Bar and Bat Mitzvah

bar mitzvahAt Congregation L’Dor V’Dor we strive to help you and your family create a bar/bat mitzvah that is both meaningful and personal while imbued with Jewish traditions. 

There are two Jewish values central to the Bar/Bat Mitzvah celebration.

1. Community
A child does not become a bar/bat mitzvah outside of his/her community.  A bar/bat mitzvah is not a private affair.  It is a public occasion.  It is first and foremost the public celebration of Shabbat and the public reading and teaching of Torah.  B'nai mitzvah are therefore celebrated only when Torah is read: primarily on Shabbat morning or Shabbat late afternoon/havdalah but occasionally on Monday or Thursday mornings.  Your child has an aliya in the presence of his/her community—Congregation L’Dor V’Dor.  Your child teaches Torah to his/her congregation.   We expect his/her continued participation in the life of the congregation and the Jewish people.   We celebrate the beginning of his/her adult life in the community not his/her graduation from it.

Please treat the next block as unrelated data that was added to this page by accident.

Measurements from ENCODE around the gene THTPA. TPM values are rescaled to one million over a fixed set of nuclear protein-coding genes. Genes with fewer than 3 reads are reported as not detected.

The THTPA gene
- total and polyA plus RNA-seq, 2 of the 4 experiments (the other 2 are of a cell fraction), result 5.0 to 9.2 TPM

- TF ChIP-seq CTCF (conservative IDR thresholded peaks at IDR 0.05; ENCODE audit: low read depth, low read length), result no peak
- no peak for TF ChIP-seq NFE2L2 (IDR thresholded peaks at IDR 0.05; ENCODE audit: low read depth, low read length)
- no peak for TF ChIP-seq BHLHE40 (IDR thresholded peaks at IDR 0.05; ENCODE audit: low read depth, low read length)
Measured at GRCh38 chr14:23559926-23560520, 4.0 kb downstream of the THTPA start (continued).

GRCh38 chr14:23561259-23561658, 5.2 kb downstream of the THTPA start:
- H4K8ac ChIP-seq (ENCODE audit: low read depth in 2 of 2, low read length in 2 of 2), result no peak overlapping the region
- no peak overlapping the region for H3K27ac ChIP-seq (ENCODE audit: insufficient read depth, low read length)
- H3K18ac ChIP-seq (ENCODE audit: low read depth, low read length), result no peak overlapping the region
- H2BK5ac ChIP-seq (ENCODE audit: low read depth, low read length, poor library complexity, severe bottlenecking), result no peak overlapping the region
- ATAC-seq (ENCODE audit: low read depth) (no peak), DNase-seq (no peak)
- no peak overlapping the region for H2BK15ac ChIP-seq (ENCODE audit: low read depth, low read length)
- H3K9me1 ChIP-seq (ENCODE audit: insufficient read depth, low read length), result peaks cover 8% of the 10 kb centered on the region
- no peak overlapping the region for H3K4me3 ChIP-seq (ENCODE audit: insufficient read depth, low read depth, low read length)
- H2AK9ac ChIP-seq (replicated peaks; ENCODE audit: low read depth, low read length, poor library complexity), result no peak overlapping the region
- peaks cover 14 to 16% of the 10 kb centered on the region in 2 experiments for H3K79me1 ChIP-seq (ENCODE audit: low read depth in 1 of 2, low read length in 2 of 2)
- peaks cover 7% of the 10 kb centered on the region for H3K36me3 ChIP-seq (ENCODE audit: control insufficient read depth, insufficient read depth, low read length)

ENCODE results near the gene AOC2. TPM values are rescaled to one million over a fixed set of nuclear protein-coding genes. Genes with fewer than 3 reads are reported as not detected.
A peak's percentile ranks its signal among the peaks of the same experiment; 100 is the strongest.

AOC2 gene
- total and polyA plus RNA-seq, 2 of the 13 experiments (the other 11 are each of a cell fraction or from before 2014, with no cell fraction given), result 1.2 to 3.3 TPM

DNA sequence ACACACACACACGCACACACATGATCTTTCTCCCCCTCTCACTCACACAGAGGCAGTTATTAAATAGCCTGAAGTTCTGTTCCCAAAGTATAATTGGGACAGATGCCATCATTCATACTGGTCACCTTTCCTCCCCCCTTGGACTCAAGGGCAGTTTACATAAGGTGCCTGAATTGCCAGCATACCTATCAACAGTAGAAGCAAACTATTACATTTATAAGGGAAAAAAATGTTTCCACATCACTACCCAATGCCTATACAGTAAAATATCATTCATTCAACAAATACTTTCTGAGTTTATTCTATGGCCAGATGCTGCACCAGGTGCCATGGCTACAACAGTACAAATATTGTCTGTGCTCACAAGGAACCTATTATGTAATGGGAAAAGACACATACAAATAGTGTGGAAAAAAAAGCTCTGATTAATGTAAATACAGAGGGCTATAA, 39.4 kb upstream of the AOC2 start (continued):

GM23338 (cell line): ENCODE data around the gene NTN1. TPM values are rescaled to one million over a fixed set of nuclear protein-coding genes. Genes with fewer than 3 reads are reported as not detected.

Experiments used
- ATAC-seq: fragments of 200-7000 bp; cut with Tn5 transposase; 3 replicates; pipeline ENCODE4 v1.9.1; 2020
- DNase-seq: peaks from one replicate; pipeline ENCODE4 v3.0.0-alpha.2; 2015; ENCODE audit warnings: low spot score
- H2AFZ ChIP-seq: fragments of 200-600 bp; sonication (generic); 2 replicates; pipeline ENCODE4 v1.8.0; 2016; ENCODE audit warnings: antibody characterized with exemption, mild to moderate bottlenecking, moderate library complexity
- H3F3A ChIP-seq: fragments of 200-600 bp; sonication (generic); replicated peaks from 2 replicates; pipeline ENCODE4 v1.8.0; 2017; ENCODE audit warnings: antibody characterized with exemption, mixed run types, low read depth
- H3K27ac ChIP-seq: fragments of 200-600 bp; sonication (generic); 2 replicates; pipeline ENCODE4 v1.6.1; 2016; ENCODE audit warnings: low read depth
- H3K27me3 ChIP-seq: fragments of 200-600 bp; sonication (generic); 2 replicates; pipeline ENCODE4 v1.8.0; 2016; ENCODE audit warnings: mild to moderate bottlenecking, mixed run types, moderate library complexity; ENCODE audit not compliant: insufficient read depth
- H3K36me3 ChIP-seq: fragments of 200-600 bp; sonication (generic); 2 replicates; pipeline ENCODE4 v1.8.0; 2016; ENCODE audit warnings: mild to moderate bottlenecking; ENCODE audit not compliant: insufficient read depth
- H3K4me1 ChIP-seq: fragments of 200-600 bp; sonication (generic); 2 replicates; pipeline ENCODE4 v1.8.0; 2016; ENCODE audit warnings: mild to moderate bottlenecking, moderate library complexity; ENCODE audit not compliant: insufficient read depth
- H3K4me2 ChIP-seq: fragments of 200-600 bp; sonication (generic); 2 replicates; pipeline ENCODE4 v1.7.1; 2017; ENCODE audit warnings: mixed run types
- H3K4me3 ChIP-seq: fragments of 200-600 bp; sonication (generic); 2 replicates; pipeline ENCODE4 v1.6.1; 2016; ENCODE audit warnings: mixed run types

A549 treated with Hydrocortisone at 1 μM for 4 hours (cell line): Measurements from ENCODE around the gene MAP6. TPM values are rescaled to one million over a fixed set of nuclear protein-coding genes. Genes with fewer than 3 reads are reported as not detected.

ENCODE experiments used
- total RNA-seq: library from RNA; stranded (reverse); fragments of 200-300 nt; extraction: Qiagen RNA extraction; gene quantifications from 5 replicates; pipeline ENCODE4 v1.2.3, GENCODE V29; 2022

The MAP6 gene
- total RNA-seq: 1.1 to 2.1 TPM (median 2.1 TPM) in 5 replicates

bat mitzvah2. Mitzvah
Mitzvah should not be translated as “good deed.”  It means commandment or better yet “sacred obligation.”  Judaism understands our adult life to be a life blessed with responsibilities. 

The Jewish system is one predicated on duty to God and to others.  It matters most what we do.  We are measured by the actions we perform. 

It is far greater to give than to intend to give.  These duties, responsibilities, obligations, commandments begin on this bar/bat mitzvah day. 

The process of preparing for this day is an opportunity to teach your child the Jewish values of mitzvah and community. 

The congregation is the home in which one's Jewish life begins. 

The Rabbi, Cantor, Mrs. Bertash and Congregation L’Dor V’Dor thank you for the blessing of teaching your children.

At our congregation our students not only learn these central Jewish values but also enjoy their studies. 

Each of our students gains a sense of pride in having led and taught his/her congregation on the day he/she becomes bar/bat mitzvah.